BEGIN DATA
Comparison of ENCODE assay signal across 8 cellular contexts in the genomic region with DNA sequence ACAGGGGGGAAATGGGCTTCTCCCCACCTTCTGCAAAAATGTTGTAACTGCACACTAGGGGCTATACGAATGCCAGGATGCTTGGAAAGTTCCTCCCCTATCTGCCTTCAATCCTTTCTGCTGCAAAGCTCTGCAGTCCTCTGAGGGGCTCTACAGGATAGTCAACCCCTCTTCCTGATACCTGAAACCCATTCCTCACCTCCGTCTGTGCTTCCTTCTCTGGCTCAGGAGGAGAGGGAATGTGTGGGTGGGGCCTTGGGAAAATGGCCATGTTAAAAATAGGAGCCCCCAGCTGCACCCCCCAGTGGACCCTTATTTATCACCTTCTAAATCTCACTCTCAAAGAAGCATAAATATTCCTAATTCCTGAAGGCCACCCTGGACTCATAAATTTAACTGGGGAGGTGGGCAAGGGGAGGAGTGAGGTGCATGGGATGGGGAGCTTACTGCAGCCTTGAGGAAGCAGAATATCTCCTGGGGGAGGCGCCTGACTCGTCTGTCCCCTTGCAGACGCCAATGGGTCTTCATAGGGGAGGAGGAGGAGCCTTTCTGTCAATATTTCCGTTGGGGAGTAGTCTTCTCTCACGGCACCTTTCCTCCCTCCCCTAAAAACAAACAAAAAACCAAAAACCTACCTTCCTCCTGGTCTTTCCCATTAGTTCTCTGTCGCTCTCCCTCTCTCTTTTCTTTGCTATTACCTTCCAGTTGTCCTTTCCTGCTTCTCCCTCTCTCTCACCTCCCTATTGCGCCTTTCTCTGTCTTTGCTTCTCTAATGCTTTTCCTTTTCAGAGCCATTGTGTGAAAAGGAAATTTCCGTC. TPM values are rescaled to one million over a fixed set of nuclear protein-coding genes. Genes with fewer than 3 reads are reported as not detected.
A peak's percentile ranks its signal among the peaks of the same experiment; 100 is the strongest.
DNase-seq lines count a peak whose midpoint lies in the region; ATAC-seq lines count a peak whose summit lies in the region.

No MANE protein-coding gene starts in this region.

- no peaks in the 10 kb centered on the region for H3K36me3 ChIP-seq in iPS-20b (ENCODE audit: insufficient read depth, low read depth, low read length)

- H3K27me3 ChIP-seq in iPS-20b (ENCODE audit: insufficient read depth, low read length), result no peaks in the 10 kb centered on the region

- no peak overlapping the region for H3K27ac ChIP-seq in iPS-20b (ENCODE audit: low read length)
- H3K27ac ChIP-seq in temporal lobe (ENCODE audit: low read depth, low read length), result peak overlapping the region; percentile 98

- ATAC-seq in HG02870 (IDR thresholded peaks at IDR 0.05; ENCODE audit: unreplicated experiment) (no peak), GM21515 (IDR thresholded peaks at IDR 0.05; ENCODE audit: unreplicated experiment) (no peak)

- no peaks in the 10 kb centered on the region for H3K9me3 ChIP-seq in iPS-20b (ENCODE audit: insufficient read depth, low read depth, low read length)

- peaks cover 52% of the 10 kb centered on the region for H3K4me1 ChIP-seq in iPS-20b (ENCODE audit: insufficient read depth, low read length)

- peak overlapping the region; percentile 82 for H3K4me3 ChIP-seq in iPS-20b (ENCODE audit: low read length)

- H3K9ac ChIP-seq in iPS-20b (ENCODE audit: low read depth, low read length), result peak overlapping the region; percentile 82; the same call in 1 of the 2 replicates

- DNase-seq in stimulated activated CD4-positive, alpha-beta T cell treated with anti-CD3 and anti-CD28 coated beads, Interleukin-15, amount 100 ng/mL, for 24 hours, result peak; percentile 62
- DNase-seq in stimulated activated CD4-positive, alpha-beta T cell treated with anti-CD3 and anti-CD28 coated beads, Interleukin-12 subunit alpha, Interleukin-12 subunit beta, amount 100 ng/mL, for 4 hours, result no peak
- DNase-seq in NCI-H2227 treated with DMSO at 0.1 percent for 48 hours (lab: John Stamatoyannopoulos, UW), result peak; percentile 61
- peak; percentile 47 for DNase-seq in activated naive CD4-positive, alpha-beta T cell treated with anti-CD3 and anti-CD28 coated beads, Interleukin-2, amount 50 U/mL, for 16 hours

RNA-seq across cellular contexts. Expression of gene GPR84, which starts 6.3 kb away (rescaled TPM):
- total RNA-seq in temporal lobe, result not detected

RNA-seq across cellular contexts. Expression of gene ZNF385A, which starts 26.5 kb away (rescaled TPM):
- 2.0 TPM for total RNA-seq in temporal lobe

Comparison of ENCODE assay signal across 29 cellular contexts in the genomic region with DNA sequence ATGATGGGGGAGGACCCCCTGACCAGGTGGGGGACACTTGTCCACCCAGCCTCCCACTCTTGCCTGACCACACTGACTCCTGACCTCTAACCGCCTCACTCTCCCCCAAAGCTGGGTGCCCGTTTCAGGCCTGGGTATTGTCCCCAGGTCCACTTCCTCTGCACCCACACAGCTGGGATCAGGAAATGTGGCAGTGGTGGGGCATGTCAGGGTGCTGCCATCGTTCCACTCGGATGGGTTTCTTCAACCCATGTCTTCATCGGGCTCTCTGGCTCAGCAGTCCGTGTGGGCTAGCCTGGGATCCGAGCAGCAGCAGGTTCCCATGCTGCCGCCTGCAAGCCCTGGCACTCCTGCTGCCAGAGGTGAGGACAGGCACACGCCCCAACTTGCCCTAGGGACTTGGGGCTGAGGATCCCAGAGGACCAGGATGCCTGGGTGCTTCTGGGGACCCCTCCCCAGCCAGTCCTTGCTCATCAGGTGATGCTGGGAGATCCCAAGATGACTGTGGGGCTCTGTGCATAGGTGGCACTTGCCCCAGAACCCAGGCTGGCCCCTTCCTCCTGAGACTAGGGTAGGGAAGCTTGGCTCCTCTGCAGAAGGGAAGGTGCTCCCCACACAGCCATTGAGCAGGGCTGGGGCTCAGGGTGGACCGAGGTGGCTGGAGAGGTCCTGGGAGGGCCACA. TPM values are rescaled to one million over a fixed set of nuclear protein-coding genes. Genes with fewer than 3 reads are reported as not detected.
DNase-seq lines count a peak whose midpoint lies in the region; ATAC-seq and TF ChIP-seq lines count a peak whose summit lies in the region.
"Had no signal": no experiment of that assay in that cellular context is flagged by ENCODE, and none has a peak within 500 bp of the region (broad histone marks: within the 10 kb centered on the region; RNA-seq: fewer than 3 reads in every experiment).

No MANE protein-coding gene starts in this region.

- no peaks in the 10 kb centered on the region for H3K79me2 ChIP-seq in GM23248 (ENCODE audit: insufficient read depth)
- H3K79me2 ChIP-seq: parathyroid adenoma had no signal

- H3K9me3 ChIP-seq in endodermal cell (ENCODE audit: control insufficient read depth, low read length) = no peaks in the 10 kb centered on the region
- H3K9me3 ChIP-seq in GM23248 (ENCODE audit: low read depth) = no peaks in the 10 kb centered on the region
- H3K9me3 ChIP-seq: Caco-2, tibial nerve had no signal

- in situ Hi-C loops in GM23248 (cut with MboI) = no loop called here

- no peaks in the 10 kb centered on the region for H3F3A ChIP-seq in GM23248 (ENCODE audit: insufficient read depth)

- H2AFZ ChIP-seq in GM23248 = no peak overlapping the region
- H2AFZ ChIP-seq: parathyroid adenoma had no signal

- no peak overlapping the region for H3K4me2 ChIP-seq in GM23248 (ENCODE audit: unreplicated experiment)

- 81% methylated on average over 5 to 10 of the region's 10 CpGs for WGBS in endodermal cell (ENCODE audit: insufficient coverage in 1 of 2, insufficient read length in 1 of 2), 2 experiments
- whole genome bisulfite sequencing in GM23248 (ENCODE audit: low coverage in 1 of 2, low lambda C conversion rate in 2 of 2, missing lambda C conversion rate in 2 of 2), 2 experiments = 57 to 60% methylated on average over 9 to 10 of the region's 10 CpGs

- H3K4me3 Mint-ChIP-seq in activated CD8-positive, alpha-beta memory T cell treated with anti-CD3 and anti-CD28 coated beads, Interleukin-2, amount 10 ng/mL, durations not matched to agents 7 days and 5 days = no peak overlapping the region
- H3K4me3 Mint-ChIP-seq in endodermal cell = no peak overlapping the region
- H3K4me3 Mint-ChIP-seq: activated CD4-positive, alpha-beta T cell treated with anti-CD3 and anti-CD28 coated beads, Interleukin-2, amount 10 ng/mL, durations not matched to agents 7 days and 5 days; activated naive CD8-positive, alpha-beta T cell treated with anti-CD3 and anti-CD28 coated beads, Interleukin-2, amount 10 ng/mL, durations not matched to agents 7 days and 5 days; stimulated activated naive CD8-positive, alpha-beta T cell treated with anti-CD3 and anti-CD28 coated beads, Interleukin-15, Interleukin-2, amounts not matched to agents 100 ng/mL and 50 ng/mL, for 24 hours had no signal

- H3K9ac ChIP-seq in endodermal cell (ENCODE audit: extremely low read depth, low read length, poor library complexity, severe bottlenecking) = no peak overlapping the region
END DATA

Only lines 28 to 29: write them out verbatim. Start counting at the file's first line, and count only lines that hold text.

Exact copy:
- H3K9me3 ChIP-seq in endodermal cell (ENCODE audit: control insufficient read depth, low read length) = no peaks in the 10 kb centered on the region
- H3K9me3 ChIP-seq in GM23248 (ENCODE audit: low read depth) = no peaks in the 10 kb centered on the region